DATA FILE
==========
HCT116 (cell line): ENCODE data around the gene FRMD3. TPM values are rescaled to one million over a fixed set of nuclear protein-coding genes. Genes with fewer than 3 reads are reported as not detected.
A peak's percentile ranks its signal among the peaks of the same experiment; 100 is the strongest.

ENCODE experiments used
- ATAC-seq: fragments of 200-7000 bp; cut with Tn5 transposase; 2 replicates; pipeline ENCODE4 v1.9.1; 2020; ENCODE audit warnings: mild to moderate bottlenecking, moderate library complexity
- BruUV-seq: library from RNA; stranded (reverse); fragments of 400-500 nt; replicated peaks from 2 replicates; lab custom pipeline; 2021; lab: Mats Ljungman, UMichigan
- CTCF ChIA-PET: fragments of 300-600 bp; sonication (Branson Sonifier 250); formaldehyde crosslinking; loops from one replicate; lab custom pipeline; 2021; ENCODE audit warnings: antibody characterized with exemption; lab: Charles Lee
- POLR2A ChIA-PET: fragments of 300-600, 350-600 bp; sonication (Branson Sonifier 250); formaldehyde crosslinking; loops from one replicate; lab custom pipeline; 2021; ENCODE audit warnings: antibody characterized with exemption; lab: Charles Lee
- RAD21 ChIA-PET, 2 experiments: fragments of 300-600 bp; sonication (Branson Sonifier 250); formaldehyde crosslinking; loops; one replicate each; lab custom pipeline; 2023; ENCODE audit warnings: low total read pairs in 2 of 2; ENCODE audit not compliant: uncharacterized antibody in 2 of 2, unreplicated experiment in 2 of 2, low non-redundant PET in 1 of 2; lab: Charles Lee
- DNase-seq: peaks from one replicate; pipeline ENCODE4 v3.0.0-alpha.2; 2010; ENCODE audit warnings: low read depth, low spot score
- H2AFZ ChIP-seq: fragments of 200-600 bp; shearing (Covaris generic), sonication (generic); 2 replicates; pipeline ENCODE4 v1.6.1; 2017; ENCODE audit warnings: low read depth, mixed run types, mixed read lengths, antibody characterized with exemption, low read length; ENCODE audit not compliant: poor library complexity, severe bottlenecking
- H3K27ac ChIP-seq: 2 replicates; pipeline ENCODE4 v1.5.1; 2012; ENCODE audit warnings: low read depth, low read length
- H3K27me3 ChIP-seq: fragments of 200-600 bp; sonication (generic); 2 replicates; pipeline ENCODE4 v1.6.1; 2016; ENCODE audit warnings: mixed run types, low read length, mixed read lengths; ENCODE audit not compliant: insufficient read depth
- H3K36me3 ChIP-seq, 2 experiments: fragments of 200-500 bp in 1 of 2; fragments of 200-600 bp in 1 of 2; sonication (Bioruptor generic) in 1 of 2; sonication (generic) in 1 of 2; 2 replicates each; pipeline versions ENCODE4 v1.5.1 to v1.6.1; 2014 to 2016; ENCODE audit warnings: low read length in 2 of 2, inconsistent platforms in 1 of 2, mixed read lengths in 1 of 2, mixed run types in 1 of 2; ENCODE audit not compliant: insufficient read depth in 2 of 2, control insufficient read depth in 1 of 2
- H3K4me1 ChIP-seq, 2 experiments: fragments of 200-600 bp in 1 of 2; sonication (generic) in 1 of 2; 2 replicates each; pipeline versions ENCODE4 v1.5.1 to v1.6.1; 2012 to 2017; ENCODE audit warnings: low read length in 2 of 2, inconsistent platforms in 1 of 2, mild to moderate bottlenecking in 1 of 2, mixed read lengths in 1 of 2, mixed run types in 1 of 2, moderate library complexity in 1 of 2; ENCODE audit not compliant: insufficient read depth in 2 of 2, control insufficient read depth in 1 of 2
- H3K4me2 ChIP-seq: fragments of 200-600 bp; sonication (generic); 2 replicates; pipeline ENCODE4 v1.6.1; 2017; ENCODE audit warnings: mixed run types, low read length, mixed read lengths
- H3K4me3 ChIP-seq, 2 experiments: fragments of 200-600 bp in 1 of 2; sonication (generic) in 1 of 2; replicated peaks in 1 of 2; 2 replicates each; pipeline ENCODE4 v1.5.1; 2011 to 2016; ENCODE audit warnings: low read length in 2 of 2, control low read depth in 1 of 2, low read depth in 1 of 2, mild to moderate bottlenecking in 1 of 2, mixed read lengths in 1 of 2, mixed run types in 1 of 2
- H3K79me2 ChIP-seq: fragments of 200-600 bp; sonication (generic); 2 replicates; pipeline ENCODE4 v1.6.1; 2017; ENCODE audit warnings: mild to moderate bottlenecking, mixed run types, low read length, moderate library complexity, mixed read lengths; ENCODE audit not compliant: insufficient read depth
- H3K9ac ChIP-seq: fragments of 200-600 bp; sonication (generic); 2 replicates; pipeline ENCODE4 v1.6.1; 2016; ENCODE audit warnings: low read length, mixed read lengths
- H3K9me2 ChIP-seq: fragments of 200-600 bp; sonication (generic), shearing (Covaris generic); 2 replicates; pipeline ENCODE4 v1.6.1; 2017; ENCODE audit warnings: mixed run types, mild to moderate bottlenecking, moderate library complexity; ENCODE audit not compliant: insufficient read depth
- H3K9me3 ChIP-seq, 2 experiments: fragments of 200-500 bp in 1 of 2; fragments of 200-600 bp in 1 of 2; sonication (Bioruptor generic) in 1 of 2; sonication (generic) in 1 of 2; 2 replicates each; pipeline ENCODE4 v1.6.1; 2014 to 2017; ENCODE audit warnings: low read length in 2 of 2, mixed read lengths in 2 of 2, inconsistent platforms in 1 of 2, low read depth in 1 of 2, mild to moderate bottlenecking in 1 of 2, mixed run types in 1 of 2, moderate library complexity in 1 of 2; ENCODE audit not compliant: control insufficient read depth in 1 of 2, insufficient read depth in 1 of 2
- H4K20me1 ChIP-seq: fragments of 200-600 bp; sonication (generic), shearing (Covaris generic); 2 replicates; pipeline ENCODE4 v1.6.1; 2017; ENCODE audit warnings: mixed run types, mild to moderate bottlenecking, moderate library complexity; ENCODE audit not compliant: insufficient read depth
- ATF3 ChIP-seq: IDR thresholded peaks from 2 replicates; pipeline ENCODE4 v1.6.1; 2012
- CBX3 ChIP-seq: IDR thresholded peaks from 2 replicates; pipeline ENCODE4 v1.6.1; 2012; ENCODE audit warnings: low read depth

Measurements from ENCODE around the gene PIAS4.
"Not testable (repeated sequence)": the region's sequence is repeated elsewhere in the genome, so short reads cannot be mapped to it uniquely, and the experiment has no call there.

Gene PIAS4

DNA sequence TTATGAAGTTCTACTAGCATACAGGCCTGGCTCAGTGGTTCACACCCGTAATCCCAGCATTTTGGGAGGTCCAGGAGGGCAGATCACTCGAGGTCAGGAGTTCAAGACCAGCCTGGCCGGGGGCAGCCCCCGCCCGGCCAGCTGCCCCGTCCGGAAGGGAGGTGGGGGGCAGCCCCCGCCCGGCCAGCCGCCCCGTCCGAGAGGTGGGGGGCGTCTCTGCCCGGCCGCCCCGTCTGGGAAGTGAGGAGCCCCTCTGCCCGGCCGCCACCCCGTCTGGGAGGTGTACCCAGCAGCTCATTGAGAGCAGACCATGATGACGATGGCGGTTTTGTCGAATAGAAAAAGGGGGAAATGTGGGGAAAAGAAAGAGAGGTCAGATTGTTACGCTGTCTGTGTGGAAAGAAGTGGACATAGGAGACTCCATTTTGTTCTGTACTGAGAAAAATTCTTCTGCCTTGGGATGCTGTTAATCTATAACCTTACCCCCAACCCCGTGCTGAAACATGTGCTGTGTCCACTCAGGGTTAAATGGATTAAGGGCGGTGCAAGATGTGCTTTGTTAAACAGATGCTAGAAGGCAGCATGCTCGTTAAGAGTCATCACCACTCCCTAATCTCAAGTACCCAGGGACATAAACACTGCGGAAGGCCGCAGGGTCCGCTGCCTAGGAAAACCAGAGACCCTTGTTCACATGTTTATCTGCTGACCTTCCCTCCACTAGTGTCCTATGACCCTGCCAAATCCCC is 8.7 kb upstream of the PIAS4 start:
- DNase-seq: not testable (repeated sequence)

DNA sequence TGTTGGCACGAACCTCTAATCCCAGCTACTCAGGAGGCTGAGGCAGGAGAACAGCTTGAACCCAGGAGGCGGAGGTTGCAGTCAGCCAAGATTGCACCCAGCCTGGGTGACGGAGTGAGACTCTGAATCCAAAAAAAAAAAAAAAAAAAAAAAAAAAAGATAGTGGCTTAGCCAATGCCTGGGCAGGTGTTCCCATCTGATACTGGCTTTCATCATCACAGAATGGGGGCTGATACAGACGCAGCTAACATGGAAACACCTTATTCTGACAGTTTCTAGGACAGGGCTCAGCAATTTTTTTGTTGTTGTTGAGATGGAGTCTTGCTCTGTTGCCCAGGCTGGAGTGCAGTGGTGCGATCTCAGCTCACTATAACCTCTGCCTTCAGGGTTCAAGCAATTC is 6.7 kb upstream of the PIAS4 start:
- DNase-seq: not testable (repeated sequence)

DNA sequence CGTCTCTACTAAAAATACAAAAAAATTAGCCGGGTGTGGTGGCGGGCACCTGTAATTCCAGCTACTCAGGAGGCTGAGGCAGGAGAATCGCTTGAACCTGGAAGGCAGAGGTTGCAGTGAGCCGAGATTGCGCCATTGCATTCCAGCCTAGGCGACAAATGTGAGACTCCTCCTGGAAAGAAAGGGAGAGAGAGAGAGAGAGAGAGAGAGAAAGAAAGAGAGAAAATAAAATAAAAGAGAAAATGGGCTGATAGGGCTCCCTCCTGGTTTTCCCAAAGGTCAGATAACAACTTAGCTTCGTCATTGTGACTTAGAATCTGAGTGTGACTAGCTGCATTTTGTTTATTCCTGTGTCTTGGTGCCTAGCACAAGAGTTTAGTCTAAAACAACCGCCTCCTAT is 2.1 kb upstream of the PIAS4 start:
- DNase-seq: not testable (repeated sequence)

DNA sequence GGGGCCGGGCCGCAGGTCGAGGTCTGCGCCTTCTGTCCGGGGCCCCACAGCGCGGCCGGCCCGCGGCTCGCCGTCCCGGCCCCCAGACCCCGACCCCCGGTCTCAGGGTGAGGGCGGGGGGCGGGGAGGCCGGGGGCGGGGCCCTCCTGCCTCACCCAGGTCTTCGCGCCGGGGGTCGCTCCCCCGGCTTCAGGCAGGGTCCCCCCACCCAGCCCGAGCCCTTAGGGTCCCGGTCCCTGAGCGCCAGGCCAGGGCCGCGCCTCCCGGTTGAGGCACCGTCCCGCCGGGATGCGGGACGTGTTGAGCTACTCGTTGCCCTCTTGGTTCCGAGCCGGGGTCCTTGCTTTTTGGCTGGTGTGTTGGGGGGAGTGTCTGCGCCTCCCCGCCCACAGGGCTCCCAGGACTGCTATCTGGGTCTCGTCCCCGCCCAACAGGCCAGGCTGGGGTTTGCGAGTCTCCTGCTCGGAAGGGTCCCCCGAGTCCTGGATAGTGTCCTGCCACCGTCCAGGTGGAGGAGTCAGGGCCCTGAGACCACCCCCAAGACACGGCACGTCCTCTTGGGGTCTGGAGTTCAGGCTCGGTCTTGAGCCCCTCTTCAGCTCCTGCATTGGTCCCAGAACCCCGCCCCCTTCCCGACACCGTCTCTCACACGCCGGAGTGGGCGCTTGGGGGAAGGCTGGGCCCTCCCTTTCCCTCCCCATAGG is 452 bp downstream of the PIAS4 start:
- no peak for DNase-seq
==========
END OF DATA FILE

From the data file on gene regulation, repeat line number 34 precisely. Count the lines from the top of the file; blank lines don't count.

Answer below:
- no peak for DNase-seq